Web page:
The pandemic has upended our lives in countless ways. One of them has to do with the adoption of new technologies: According to an October 2020 study by McKinsey, use of advanced technology in operations accelerated by a factor of 25 due to COVID-19.
But with the advent of new technologies comes a host of new challenges. One of them is the simple fact that these new operating methods will require new maintenance skills and techniques that most of today’s technicians just don’t have yet.
In this context, it’s never been more important to ensure quick, flexible, efficient training for new maintenance workers. Here are the three main reasons why, plus some tips for getting this training up and running.
Industry 4.0 refers to the growing trend of automation and data exchange between various industrial technologies.
The ‘next industrial revolution,’ otherwise known as Industry 4.0, was formally recognized in 2016 by the German government. It defined Industry 4.0 as the advent of full-scale factory automation and a transition to the ‘smart’ industry. In other words, Industry 4.0 refers to the growing trend of automation and data exchange between various industrial technologies, including the Industrial Internet of things (IIoT), wireless sensors, cloud computing, and, of course, AI and ML (machine learning).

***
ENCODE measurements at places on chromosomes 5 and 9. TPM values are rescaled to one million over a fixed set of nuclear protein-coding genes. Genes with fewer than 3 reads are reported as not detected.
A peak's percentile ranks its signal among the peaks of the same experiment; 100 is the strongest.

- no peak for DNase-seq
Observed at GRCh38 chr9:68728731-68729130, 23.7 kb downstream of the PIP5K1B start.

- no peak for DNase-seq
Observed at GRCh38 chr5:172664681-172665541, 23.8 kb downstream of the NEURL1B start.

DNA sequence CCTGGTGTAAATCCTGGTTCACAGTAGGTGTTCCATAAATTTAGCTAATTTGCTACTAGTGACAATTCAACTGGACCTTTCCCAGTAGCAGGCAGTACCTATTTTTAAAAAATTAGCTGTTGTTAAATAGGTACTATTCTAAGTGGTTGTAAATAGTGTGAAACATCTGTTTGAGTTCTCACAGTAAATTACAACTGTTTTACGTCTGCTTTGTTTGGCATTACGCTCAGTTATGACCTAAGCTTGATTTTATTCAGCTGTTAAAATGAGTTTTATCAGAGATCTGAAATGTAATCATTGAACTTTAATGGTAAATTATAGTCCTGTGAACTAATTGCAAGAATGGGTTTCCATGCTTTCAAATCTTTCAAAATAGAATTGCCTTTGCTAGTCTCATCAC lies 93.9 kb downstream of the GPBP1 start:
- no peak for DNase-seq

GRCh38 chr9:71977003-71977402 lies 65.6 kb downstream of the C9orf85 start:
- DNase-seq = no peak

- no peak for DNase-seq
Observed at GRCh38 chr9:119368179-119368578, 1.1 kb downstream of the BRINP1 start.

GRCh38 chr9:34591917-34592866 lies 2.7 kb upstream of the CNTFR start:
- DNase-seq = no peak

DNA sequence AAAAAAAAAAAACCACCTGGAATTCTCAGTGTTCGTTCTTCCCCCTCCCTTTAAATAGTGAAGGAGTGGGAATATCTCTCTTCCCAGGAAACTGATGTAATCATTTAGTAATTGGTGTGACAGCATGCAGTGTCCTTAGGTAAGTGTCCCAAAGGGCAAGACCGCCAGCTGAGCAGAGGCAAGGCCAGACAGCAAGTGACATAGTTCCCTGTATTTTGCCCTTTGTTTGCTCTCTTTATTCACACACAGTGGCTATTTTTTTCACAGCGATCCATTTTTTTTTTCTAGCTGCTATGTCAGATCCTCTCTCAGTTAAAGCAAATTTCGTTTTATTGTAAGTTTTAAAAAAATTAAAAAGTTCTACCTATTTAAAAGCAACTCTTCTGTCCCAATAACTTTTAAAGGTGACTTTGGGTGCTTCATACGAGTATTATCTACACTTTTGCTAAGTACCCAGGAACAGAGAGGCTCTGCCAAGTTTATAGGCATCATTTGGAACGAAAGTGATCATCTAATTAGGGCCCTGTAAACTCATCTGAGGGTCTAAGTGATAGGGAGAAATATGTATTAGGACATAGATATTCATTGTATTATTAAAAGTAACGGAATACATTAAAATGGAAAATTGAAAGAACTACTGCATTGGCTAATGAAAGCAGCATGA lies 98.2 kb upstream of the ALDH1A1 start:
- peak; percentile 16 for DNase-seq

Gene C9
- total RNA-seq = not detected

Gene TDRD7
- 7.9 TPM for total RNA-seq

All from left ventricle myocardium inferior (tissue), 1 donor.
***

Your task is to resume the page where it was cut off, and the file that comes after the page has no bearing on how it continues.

There are four main components of Industry 4.0:
The Internet of Things (IoT) and Internet of Services (IoS) are actually prerequisites of the fourth main component of Industry 4.0—the Smart Factory. This refers to a situation where IT systems control the whole production process: they know where each product is at any time, and can start machines depending on the status of the production process.
All in all, the main goal of Industry 4.0 is increased flexibility.
The natural extension of this fourth wave of industrialization is industrial maintenance 4.0. This area is wide in scope, and includes a holistic approach to all of Industry 4.0’s data and management, ensuring reliable functionality of all assets and optimized asset management.
Implementing components of industry 4.0 into your maintenance operations is not a simple task. In order to be one step closer to the industry 4.0, you will have to prepare your maintenance technicians for the changes that new systems and processes will bring. There are certain measures you can take to make the adjustment process easier: